Over the past 25 years, a notable change in the American eating pattern is the increased proportion of individuals of every age consuming sweetened beverages, making sugar-sweetened beverages the principle source of added sugar in the American diet (Guthrie, 2000). This trend, combined with increased portion size and increased servings per day, has resulted in a 135% increase in the caloric contribution of sweetened beverages (Nielsen and Popkin, 2004). Concurrent with the increased intake of sweetened beverages has been a decline in milk consumption, with the largest decrease occurring among youth aged 2 through 18 years. The overall shift in beverage consumption resulted in a net caloric increase of 278 calories per day (Nielsen and Popkin, 2004). Other dietary correlates of high-level sweetened beverage intake include consumption of less fruit and more high-fat vegetables by children (Cullen, Ash, Warneke, and de Moor, 2002). Ludwig and colleagues (2001) observed an association between sweetened beverage consumption and children's weight with each 12-oz. sugared soft drink accounting for a 0.18 kg/m2 increase in BMI and a 60% increase in risk of being obese, associations which were not observed with sugar-free beverages. Because sweetened beverages may displace nutrient-dense foods and beverages, or may be associated with less nutritious food choices, the impact of sweetened beverage consumption on overall diet quality bears examination along with its contribution to increased weight.
Low-fat Milk Promotion
Recent evidence indicates that low-fat dairy products and calcium play a role in preventing overweight and chronic diseases such as hypertension and diabetes. Unfortunately, intake of dairy products has declined over the past 20 years. Eat Well Play Hard (EWPH) demonstration projects in three communities have been successful in working with day care providers and schools to promote low-fat and fat free milk:
Dutchess County EWPH worked with the City of Poughkeepsie School District which began purchasing 1% or fat free milk and discontinued the sale and purchase of whole or 2% milk in all 8 of their schools. In addition, two schools purchased milk machines to replace soda and other non-nutritious beverages. These policies affected 11,500 students.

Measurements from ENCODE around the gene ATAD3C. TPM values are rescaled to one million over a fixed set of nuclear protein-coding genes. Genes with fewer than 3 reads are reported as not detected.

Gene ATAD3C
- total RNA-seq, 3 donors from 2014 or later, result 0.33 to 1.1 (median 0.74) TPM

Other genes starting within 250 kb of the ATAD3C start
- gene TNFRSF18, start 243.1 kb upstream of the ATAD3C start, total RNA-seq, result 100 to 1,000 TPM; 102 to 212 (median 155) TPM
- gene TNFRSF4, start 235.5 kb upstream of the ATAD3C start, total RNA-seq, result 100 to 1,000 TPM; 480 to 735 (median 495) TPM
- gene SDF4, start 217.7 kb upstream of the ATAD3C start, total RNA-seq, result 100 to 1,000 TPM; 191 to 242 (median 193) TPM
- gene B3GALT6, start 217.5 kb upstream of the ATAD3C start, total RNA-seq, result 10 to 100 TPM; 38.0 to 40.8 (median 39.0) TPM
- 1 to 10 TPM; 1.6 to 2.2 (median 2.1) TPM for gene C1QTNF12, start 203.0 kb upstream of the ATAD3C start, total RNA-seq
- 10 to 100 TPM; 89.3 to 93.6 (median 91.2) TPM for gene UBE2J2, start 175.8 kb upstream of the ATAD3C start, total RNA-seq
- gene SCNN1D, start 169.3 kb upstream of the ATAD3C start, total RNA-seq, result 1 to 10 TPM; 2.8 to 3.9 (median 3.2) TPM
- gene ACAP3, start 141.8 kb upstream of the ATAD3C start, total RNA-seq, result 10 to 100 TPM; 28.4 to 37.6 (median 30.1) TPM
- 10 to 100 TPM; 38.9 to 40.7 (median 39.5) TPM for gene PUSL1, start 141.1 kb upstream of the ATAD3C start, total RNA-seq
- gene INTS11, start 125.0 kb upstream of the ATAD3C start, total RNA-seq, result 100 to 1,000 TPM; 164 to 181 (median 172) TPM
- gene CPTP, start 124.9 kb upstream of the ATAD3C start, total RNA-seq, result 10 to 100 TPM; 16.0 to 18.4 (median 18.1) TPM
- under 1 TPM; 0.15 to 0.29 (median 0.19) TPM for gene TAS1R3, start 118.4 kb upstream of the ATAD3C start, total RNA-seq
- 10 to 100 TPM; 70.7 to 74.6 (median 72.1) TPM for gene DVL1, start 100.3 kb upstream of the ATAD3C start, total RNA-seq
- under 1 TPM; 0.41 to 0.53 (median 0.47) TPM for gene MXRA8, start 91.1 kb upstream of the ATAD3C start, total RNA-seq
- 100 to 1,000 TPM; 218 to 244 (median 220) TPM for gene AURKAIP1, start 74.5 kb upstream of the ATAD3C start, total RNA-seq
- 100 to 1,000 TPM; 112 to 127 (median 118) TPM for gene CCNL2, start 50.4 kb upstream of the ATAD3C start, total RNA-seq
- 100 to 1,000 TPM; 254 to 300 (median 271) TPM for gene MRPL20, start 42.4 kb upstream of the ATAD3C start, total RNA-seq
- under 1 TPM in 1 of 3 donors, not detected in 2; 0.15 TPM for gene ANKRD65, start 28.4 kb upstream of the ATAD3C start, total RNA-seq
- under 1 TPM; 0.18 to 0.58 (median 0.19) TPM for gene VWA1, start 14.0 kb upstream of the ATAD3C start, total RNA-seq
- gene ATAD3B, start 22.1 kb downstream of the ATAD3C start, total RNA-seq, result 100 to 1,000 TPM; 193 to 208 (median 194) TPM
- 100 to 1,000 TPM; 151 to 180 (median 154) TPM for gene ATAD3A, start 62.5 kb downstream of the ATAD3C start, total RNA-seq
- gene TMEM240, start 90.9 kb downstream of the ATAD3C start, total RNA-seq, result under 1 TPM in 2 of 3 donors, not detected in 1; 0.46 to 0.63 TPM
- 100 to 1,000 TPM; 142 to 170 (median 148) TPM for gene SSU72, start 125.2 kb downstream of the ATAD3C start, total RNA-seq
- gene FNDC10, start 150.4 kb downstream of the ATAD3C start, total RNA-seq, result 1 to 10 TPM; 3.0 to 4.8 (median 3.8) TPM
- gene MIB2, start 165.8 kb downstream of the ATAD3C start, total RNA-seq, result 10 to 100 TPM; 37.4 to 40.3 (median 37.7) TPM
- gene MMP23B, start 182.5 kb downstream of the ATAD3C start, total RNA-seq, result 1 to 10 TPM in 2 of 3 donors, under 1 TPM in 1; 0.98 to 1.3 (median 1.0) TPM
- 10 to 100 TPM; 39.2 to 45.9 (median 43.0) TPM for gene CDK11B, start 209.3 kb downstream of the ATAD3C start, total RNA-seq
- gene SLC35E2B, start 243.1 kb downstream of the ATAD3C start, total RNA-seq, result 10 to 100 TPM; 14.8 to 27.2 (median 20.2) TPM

Erie County conducted a Low Fat Milk Campaign and tracked the purchase inventory of milk over time. Of the 14 schools in the project area, four switched completely to 1% or fat free, affecting over 9,000 students. Additionally through these efforts, the Summer Food Program selected 1% or fat free milk as the milk provided for the 220,000 meals served.
Jefferson County efforts resulted in the Fort Drum Military Base switching to low fat dairy products at the day care centers serving 900 children daily, and the replacement of whole or 2% milk with 1% and fat free milk for the 18,000 meals served during the Summer Food and Nutrition program.
The displacement of milk by sweetened beverages in the diets of children, adolescents, and adults may exert an additional influence on weight other than just its caloric contribution. Inadequate calcium and dairy intake have been associated with obesity and increased adiposity. Studies in both children and adults have shown an association between weight status or adiposity and the intake of calcium and dairy products (Zemel, 2002, 2004; Thompson et al., 2004; Carruth, 2001; Skinner, 2003; Davies, 2000; Lin, 2000). At least one intervention study demonstrated greater weight loss with reduced calorie diets that included calcium from dairy products compared to calcium from supplements (Zemel, 2002). Dietary patterns characterized by increased dairy consumption have also demonstrated beneficial effects on hypertension and insulin resistance syndrome (Appel, 1997; Pereira, 2002).